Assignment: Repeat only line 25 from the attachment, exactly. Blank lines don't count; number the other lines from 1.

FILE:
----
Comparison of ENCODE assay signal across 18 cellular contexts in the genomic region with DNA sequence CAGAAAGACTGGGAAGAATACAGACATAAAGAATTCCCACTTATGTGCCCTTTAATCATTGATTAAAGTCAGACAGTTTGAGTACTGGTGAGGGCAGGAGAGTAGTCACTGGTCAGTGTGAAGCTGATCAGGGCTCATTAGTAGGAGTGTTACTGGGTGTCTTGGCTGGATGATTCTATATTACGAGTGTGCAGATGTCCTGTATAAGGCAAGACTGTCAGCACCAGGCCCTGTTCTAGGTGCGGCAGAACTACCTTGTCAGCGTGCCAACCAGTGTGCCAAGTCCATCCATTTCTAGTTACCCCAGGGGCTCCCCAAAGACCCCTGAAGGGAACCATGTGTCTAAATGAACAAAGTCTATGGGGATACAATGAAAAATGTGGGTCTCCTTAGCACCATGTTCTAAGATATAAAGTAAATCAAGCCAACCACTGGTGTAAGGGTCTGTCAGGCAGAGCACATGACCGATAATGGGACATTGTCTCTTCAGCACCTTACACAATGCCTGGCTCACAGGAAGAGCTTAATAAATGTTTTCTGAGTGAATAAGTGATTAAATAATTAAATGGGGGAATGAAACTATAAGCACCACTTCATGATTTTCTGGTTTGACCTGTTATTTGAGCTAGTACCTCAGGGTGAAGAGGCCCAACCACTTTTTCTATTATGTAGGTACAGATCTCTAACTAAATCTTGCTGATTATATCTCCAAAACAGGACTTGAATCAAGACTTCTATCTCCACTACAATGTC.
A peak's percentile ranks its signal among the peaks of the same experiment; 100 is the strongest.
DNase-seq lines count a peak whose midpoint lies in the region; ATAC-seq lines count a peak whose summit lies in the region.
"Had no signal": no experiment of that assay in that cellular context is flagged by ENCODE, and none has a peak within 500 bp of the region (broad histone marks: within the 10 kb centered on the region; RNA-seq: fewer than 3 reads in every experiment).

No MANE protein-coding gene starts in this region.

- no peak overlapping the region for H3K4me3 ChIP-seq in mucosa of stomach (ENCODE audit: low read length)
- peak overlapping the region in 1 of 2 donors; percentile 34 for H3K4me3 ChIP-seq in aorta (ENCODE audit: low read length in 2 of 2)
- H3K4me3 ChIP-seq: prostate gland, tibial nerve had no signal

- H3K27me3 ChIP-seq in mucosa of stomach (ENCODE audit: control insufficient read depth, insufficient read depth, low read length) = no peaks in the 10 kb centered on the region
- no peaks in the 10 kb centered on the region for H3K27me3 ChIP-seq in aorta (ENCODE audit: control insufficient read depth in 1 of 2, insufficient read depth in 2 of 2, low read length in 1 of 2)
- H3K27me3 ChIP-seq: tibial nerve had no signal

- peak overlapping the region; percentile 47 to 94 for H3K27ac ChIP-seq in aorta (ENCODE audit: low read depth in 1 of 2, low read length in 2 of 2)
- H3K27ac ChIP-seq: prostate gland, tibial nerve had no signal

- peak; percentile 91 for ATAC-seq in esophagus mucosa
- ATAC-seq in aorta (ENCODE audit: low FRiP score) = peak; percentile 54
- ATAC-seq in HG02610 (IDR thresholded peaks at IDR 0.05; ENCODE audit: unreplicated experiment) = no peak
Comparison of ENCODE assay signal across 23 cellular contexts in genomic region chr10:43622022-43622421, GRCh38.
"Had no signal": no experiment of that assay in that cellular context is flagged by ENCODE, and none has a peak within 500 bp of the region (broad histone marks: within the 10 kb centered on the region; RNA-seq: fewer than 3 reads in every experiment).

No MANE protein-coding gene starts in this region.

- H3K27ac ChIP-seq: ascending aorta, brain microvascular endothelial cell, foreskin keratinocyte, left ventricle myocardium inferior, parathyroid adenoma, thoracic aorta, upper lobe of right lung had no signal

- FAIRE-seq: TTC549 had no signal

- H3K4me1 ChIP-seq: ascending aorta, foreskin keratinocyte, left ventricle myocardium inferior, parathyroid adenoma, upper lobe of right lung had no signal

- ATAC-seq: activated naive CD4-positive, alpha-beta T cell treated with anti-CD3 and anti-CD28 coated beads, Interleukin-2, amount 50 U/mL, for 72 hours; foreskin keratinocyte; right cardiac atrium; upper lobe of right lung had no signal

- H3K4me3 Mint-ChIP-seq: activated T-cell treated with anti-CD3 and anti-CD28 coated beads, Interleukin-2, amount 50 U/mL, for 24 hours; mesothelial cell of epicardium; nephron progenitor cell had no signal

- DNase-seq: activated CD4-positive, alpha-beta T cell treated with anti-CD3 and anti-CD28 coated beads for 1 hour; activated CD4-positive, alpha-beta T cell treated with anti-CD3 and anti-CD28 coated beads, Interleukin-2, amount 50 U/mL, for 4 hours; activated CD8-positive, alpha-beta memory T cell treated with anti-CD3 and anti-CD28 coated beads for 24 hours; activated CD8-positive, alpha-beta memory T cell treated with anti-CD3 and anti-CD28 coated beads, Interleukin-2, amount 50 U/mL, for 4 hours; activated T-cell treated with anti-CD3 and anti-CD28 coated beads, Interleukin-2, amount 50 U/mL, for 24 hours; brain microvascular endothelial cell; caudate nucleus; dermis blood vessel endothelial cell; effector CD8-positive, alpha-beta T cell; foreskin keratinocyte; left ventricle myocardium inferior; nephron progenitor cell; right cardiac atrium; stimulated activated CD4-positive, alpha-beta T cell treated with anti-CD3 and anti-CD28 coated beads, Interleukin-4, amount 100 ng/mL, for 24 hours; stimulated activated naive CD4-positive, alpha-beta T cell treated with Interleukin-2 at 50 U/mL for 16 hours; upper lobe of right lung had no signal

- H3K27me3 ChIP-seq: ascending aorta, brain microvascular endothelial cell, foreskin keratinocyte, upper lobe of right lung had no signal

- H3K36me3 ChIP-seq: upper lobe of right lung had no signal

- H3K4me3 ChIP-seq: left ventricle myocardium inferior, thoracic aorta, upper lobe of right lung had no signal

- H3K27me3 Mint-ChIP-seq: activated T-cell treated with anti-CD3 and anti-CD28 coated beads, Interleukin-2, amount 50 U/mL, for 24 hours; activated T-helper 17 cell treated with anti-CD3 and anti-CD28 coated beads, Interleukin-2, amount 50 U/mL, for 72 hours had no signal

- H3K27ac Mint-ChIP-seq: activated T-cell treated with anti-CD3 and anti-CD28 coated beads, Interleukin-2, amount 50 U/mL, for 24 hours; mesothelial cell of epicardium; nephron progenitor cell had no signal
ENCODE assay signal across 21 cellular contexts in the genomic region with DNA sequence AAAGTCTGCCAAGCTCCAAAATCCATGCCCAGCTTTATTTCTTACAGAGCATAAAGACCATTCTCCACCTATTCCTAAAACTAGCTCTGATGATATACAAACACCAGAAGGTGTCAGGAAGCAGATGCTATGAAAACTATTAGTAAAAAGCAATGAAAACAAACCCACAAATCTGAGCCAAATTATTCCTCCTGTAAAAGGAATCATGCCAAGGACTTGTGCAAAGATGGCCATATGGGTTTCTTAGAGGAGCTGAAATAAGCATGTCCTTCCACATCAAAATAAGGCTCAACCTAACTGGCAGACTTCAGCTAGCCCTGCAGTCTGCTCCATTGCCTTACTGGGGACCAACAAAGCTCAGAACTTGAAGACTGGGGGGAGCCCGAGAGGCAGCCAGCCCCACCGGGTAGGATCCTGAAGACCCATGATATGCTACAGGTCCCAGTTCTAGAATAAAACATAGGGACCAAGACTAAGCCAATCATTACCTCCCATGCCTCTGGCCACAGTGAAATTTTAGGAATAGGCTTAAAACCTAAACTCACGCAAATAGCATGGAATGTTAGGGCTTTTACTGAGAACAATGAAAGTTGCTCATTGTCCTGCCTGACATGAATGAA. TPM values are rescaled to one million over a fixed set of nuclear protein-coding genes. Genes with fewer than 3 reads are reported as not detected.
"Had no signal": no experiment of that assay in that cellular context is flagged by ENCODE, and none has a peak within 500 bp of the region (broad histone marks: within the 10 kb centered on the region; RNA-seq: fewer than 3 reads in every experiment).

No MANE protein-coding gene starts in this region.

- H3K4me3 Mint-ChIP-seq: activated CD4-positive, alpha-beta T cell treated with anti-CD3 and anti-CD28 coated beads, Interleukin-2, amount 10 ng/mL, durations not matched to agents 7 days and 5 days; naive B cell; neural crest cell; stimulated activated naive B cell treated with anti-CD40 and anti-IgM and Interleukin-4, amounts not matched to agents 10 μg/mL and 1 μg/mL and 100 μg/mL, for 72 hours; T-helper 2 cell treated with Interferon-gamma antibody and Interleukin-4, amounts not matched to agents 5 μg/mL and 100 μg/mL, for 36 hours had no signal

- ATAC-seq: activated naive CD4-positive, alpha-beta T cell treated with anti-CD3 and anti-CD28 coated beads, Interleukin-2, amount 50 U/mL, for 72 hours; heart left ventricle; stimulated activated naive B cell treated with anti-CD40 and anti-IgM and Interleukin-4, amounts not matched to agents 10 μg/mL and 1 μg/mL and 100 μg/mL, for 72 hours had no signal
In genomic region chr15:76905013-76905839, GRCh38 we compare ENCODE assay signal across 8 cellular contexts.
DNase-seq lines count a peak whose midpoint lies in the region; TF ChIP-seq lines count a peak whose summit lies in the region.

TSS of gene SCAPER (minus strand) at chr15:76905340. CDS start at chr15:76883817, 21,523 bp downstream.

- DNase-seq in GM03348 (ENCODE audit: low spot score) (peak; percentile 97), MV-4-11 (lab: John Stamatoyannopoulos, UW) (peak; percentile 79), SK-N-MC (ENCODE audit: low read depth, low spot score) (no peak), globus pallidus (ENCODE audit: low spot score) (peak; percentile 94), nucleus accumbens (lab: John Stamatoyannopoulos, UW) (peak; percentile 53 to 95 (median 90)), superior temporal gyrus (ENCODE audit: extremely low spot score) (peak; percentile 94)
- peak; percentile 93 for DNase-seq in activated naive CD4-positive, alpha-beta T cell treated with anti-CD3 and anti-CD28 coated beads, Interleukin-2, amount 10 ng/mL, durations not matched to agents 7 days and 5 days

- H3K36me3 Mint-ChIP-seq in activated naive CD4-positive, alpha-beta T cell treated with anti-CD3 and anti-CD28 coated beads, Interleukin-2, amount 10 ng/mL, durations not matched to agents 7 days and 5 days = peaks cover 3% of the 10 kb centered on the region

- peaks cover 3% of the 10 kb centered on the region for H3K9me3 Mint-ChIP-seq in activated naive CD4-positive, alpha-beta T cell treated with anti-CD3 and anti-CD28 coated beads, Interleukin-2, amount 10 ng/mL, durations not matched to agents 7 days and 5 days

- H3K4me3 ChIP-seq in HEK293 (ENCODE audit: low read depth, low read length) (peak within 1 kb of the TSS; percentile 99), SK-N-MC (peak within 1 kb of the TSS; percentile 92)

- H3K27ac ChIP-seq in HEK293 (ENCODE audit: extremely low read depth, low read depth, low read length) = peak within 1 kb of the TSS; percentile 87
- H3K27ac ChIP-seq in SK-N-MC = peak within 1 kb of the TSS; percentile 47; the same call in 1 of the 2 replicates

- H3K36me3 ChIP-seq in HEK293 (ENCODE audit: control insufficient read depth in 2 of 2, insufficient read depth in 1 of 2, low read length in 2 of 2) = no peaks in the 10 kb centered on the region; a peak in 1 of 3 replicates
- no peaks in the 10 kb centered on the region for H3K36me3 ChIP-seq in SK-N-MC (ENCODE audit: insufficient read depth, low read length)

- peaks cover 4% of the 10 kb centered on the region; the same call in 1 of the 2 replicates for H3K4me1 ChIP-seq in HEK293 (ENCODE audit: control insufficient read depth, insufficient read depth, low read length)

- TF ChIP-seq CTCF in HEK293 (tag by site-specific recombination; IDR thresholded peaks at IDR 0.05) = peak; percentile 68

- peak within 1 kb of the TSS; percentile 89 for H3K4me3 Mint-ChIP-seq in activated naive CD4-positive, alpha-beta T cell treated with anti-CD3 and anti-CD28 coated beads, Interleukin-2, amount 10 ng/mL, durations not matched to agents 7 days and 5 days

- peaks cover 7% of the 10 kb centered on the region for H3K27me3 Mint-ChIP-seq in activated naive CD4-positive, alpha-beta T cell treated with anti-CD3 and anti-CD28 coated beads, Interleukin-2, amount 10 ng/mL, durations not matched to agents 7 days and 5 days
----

- DNase-seq: activated CD4-positive, alpha-beta T cell treated with anti-CD3 and anti-CD28 coated beads for 1 hour; activated CD4-positive, alpha-beta T cell treated with anti-CD3 and anti-CD28 coated beads, Interleukin-2, amount 50 U/mL, for 4 hours; activated CD8-positive, alpha-beta memory T cell treated with anti-CD3 and anti-CD28 coated beads for 24 hours; activated CD8-positive, alpha-beta memory T cell treated with anti-CD3 and anti-CD28 coated beads, Interleukin-2, amount 50 U/mL, for 4 hours; activated T-cell treated with anti-CD3 and anti-CD28 coated beads, Interleukin-2, amount 50 U/mL, for 24 hours; brain microvascular endothelial cell; caudate nucleus; dermis blood vessel endothelial cell; effector CD8-positive, alpha-beta T cell; foreskin keratinocyte; left ventricle myocardium inferior; nephron progenitor cell; right cardiac atrium; stimulated activated CD4-positive, alpha-beta T cell treated with anti-CD3 and anti-CD28 coated beads, Interleukin-4, amount 100 ng/mL, for 24 hours; stimulated activated naive CD4-positive, alpha-beta T cell treated with Interleukin-2 at 50 U/mL for 16 hours; upper lobe of right lung had no signal